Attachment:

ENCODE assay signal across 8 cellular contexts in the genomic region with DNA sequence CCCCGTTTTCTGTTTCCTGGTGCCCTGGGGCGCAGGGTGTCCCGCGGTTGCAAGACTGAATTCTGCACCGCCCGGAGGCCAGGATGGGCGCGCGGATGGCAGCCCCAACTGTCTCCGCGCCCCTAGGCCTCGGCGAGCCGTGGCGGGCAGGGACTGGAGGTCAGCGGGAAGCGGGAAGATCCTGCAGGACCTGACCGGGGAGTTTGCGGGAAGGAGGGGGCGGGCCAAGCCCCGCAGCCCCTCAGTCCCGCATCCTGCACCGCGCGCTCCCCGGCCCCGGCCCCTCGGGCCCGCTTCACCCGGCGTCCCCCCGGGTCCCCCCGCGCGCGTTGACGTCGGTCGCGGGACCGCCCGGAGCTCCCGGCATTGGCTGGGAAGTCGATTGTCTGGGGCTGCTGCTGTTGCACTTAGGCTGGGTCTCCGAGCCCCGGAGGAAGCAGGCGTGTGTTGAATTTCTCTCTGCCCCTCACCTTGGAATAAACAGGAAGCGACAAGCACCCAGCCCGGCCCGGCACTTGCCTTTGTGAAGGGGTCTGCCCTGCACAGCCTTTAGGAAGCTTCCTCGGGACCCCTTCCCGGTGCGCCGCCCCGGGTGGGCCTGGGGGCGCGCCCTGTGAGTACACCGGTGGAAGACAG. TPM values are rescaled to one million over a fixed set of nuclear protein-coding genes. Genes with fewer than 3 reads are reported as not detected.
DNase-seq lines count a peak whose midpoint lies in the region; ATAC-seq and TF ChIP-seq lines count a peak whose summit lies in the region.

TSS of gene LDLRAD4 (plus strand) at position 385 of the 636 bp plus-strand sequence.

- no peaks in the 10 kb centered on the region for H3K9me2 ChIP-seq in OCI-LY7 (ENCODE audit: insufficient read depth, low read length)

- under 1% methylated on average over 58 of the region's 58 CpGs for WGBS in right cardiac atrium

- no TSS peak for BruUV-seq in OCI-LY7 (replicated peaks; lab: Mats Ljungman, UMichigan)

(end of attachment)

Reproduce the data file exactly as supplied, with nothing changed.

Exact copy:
ENCODE assay signal across 8 cellular contexts in the genomic region with DNA sequence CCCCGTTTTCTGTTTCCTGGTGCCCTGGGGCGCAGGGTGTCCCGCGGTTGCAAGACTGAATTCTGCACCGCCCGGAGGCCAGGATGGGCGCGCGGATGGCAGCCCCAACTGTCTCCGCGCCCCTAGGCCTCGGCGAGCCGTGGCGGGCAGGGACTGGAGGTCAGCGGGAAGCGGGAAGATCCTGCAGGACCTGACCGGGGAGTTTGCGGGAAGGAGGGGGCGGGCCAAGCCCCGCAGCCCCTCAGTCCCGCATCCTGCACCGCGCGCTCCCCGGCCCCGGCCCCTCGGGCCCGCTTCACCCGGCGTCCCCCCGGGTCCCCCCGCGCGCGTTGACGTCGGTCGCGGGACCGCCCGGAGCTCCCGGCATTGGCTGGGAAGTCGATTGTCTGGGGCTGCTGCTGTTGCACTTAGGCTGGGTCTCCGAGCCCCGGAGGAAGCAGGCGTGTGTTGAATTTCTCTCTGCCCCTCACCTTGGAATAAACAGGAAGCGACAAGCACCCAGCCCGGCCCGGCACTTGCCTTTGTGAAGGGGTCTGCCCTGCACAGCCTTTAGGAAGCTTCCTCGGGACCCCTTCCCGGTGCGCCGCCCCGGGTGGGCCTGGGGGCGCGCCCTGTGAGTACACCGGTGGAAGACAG. TPM values are rescaled to one million over a fixed set of nuclear protein-coding genes. Genes with fewer than 3 reads are reported as not detected.
DNase-seq lines count a peak whose midpoint lies in the region; ATAC-seq and TF ChIP-seq lines count a peak whose summit lies in the region.

TSS of gene LDLRAD4 (plus strand) at position 385 of the 636 bp plus-strand sequence.

- no peaks in the 10 kb centered on the region for H3K9me2 ChIP-seq in OCI-LY7 (ENCODE audit: insufficient read depth, low read length)

- under 1% methylated on average over 58 of the region's 58 CpGs for WGBS in right cardiac atrium

- no TSS peak for BruUV-seq in OCI-LY7 (replicated peaks; lab: Mats Ljungman, UMichigan)